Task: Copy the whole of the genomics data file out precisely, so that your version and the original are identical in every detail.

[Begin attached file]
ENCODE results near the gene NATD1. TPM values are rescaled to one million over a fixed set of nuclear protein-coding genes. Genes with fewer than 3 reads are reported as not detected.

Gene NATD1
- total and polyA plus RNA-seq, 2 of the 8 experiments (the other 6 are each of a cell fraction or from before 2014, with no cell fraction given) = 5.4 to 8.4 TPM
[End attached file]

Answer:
ENCODE results near the gene NATD1. TPM values are rescaled to one million over a fixed set of nuclear protein-coding genes. Genes with fewer than 3 reads are reported as not detected.

Gene NATD1
- total and polyA plus RNA-seq, 2 of the 8 experiments (the other 6 are each of a cell fraction or from before 2014, with no cell fraction given) = 5.4 to 8.4 TPM